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Indian Arrivals 1870–1915Networks of British Empire$
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Elleke Boehmer

Print publication date: 2015

Print ISBN-13: 9780198744184

Published to Oxford Scholarship Online: September 2015

DOI: 10.1093/acprof:oso/9780198744184.001.0001

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Edwardian Extremes and Extremists, 1901–13

Edwardian Extremes and Extremists, 1901–13

Chapter:
(p.191) 4 Edwardian Extremes and Extremists, 1901–13
Source:
Indian Arrivals 1870–1915
Author(s):

Elleke Boehmer

Publisher:
Oxford University Press
DOI:10.1093/acprof:oso/9780198744184.003.0005

Chapter 4 traces the marked bifurcation in the representation of India-in-Britain that accompanied the radicalization of Indian politics in the first decade of the twentieth century. As Indian nationalists in India began to protest ever more concertedly against the British presence on the subcontinent, a growing number of Indian students in British universities, especially those clustered around India House, set about defining themselves in opposition, rather than in relation to the imperial ‘homeland’. In a corresponding development, despite the fact that Britain now played host to increasingly more Indian students and other visitors, some Indians in Britain, resistant to incorporation into the British social landscape, began to single themselves out as different and recalcitrant, rather than as integrated and urbane citizens of the empire. In its second half, Chapter 4 looks at the annus mirabilis of the Bengali poet Rabindranath Tagore’s reception in London, 1912–13, in particular in what can be called Indian Bloomsbury.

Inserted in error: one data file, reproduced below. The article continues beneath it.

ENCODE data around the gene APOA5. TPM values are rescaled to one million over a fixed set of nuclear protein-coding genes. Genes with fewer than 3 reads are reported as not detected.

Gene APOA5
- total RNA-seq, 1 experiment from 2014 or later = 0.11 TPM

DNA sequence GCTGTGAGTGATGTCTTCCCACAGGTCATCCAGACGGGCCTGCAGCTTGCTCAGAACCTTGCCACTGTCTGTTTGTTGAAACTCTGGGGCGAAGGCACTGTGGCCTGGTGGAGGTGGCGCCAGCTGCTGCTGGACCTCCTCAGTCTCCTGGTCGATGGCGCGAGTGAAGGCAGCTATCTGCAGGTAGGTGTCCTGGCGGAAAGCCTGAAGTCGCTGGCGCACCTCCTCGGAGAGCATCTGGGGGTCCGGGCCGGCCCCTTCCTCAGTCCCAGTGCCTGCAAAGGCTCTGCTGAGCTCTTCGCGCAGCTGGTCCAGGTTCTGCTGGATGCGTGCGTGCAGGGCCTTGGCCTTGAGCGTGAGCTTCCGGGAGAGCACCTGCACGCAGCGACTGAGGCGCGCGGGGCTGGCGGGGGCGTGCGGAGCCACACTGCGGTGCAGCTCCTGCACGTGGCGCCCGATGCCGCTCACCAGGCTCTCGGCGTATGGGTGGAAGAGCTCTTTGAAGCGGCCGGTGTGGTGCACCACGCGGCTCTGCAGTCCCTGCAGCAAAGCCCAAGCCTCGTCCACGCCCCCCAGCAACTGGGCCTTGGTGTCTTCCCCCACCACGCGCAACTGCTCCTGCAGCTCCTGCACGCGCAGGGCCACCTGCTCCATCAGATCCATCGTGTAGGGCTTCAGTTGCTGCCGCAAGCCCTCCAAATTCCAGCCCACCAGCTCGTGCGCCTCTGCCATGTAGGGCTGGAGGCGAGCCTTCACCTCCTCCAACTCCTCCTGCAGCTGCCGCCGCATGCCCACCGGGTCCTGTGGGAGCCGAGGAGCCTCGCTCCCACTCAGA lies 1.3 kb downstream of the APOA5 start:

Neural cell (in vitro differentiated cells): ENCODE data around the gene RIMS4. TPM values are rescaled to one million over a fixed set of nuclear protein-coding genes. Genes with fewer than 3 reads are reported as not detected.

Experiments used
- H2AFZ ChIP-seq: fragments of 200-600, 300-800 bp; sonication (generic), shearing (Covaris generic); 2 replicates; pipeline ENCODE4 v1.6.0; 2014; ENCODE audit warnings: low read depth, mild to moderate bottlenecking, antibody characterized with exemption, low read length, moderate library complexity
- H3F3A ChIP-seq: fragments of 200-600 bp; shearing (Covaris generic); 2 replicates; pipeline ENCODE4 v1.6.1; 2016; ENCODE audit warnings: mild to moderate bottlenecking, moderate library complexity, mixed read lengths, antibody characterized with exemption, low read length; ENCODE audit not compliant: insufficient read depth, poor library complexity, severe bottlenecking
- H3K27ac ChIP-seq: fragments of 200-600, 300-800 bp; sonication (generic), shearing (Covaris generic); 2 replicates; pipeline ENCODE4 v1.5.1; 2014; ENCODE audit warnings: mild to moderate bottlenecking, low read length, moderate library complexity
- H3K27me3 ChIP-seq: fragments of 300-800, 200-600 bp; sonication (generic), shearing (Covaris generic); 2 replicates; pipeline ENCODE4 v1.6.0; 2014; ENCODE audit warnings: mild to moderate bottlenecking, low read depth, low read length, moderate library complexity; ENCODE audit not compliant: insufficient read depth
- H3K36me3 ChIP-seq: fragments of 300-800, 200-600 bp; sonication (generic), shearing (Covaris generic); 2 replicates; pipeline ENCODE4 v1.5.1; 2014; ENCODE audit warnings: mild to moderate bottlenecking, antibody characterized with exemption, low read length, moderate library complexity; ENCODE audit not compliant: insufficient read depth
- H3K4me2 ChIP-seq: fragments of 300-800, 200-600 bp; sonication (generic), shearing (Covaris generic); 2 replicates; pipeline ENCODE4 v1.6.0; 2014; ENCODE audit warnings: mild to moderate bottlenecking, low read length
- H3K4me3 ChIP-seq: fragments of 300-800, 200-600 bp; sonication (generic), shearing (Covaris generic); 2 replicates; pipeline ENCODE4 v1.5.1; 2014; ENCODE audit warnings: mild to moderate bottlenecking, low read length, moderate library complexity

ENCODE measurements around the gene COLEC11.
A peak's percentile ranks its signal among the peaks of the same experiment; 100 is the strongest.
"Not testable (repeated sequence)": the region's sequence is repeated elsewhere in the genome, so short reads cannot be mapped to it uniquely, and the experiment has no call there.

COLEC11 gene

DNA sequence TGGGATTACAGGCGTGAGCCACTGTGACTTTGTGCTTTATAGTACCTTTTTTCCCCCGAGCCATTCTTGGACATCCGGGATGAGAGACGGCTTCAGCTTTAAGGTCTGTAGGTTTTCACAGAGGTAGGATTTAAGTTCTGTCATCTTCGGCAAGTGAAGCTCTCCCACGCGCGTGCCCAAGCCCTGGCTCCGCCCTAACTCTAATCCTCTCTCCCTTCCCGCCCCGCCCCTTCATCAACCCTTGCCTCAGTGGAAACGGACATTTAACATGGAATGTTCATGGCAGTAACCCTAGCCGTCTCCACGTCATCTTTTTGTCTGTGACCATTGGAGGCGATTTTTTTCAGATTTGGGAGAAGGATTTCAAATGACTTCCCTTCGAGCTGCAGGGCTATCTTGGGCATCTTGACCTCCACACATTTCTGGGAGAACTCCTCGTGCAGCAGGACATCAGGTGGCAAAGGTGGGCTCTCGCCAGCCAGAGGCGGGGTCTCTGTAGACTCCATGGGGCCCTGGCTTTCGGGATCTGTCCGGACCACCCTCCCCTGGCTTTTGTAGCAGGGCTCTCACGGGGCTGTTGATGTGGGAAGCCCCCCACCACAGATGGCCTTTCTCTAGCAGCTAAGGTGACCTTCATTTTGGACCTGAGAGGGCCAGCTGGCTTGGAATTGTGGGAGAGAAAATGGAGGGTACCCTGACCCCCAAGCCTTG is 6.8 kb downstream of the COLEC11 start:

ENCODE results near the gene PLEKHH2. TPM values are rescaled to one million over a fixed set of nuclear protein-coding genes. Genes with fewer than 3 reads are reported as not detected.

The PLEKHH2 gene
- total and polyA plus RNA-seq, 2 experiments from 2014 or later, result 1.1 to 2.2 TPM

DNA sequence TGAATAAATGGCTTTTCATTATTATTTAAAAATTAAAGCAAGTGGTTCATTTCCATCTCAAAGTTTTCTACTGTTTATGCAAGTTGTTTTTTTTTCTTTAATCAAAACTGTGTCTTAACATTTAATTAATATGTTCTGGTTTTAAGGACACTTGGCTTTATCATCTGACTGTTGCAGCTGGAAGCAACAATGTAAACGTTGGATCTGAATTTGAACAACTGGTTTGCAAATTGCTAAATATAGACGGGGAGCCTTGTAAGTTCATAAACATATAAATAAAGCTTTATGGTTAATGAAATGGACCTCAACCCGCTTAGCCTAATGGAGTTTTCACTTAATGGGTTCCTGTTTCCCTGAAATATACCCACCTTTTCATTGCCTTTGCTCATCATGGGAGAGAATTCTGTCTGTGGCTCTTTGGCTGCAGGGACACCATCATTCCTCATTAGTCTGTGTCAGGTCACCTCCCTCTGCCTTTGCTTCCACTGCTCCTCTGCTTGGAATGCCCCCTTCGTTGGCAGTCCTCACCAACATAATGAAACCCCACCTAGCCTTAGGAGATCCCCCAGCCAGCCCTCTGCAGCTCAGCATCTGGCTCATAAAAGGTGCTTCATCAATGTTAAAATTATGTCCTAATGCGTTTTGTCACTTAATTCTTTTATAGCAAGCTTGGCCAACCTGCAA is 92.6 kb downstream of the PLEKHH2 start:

Keywords:   avant-gardes, extremism, Indian Bloomsbury, modernism, orientalism, Rabindranath Tagore, racism, terror, William Rothenstein

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